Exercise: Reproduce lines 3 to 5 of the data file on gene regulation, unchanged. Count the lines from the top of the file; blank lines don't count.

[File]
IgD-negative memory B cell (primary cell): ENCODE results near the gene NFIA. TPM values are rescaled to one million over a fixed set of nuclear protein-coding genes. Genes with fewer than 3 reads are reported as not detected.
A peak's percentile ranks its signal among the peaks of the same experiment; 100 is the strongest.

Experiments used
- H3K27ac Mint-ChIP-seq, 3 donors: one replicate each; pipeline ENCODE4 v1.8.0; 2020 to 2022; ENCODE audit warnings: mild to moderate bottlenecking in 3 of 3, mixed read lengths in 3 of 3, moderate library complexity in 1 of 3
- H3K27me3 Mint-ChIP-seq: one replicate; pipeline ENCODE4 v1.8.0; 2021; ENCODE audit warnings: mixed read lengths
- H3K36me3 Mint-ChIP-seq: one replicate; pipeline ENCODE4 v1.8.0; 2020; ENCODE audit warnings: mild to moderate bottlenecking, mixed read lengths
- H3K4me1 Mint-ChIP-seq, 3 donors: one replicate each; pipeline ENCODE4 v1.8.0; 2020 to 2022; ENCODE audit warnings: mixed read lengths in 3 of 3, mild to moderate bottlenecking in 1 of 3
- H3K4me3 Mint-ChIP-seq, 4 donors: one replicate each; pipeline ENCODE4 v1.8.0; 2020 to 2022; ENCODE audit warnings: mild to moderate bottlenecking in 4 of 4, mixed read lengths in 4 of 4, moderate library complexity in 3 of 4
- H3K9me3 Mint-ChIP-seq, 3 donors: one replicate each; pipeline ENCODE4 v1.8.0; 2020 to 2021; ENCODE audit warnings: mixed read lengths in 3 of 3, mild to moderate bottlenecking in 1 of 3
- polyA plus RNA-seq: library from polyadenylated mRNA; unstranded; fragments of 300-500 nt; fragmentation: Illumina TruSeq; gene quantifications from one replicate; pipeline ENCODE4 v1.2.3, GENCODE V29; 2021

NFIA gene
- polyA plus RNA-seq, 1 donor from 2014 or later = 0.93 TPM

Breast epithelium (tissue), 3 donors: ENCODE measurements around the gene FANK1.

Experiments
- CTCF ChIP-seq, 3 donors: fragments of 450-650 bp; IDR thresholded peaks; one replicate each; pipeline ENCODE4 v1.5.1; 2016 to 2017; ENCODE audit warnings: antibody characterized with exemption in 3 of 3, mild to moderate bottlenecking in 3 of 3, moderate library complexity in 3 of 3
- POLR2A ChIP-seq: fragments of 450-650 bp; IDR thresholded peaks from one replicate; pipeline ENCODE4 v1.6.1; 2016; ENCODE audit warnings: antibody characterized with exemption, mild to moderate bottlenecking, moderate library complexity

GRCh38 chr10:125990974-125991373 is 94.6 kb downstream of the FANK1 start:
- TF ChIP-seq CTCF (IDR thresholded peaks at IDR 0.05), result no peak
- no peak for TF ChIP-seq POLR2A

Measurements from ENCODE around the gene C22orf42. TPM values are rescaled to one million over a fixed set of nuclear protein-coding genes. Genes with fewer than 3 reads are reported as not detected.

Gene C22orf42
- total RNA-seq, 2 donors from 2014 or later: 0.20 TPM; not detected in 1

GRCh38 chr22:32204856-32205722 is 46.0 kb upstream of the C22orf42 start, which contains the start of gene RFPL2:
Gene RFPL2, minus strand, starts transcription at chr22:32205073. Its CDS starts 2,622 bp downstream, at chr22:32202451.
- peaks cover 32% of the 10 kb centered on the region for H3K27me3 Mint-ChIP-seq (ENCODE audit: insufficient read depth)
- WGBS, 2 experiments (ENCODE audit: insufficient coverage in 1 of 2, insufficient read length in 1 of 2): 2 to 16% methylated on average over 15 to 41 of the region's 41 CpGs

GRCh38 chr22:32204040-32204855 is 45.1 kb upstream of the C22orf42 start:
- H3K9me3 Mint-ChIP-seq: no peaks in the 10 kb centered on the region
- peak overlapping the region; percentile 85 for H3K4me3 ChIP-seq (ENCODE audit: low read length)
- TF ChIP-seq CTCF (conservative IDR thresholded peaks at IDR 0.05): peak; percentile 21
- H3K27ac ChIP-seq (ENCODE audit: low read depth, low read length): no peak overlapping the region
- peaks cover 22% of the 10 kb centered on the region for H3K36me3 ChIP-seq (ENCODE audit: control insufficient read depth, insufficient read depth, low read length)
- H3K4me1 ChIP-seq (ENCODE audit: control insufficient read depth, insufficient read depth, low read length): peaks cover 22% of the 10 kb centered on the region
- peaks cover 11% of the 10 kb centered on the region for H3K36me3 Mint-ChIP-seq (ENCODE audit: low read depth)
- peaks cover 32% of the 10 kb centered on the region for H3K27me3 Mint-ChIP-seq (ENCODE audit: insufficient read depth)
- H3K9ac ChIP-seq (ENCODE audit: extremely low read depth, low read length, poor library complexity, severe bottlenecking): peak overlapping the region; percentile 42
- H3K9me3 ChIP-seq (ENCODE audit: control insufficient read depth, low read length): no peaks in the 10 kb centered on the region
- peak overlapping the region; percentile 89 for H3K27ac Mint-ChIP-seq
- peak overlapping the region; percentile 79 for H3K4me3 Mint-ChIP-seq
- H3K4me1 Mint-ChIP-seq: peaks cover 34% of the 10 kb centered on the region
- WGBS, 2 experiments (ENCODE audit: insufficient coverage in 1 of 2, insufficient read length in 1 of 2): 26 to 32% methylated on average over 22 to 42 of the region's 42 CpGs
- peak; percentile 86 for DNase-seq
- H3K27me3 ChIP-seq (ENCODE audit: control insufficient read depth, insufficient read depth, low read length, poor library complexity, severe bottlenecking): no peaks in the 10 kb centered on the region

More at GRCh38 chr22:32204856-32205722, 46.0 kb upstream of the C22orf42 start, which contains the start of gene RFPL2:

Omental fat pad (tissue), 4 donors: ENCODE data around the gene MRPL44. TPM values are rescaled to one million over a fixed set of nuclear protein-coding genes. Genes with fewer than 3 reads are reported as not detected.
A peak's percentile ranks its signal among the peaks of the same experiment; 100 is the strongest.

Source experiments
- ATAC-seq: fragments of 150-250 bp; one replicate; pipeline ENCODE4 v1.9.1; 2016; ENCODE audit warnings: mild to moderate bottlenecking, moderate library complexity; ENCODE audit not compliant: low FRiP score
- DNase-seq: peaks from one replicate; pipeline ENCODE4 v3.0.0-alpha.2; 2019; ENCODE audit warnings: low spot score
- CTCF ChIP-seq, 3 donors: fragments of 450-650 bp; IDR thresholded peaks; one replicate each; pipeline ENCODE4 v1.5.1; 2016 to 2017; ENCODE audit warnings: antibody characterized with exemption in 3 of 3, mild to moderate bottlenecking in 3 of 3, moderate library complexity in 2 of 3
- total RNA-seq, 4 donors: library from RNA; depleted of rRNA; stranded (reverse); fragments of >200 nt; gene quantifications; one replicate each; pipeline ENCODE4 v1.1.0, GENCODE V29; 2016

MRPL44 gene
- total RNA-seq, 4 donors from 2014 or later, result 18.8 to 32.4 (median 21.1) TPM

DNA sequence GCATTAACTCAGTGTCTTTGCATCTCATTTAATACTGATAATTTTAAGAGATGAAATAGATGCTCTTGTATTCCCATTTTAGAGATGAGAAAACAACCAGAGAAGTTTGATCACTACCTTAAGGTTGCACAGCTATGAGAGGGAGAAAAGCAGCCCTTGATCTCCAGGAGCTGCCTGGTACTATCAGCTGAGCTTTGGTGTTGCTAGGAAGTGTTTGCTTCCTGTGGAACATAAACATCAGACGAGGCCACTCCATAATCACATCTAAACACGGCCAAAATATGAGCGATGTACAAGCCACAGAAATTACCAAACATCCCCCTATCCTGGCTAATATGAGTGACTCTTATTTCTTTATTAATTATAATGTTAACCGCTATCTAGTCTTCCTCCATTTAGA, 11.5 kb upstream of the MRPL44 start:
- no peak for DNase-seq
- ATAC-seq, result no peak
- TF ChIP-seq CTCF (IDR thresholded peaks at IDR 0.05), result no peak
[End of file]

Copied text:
Experiments used
- H3K27ac Mint-ChIP-seq, 3 donors: one replicate each; pipeline ENCODE4 v1.8.0; 2020 to 2022; ENCODE audit warnings: mild to moderate bottlenecking in 3 of 3, mixed read lengths in 3 of 3, moderate library complexity in 1 of 3
- H3K27me3 Mint-ChIP-seq: one replicate; pipeline ENCODE4 v1.8.0; 2021; ENCODE audit warnings: mixed read lengths